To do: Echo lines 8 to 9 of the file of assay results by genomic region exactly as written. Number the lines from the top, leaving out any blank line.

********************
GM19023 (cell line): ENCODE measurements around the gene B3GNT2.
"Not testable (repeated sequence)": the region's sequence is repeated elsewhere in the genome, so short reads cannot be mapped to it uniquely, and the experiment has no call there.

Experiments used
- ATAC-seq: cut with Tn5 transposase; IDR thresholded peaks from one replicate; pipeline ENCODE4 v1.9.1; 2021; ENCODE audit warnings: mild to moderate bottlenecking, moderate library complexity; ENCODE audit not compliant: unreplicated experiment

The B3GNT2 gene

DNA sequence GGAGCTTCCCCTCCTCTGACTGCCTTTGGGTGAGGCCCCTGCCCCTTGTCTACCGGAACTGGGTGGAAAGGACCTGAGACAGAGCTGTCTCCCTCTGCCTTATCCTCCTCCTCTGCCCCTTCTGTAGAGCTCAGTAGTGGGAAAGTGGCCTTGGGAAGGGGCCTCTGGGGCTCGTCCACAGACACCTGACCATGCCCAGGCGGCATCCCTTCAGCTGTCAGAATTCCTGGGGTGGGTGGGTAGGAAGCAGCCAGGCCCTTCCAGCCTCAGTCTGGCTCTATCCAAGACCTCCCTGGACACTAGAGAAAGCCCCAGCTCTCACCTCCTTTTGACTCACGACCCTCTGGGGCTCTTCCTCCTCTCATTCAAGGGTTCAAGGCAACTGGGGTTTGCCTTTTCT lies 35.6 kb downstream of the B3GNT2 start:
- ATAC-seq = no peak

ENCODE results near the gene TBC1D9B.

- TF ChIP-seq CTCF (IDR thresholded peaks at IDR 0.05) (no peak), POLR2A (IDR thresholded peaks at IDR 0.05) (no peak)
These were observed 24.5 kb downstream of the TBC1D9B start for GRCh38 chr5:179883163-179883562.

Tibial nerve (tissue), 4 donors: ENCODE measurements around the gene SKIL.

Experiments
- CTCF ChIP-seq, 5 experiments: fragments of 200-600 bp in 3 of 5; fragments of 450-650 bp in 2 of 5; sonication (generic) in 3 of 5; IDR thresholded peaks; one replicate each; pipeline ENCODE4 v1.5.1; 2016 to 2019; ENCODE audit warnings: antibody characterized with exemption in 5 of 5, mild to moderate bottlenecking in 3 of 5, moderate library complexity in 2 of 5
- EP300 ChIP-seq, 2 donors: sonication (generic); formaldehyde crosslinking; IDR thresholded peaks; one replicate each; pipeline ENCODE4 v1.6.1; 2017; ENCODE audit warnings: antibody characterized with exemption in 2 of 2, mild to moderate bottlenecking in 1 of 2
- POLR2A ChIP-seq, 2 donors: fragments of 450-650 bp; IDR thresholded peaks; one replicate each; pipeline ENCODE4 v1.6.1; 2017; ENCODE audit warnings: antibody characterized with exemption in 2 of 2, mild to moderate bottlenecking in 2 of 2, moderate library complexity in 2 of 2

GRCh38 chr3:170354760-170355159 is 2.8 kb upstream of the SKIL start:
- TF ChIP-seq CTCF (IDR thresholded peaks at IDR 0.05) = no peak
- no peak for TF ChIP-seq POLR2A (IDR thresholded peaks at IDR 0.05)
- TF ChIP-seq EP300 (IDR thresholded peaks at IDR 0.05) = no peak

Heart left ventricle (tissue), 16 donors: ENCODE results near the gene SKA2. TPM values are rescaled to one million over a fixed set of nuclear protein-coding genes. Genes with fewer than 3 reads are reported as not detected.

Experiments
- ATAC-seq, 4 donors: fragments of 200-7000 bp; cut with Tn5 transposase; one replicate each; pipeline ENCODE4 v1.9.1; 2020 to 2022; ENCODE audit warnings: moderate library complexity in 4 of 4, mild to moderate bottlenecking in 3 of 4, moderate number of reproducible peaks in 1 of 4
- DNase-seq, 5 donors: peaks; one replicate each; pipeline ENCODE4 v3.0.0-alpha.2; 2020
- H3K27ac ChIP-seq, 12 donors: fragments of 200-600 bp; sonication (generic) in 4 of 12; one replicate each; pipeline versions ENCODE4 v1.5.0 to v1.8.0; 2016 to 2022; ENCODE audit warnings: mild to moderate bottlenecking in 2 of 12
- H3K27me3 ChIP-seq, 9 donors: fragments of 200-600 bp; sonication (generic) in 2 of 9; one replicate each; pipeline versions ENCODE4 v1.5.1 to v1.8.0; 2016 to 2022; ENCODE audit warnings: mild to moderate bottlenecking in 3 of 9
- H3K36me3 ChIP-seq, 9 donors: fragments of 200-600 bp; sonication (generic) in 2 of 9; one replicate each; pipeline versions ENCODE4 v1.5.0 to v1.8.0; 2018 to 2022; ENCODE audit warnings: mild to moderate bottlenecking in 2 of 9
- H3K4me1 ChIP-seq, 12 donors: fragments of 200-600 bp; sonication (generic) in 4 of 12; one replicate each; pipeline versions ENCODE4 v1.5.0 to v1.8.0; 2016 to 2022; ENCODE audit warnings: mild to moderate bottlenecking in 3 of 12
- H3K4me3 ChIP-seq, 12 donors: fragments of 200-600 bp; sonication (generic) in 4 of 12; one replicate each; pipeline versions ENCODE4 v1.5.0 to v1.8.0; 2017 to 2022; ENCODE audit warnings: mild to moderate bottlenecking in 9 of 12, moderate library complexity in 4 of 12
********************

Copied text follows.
ENCODE results near the gene TBC1D9B.

- TF ChIP-seq CTCF (IDR thresholded peaks at IDR 0.05) (no peak), POLR2A (IDR thresholded peaks at IDR 0.05) (no peak)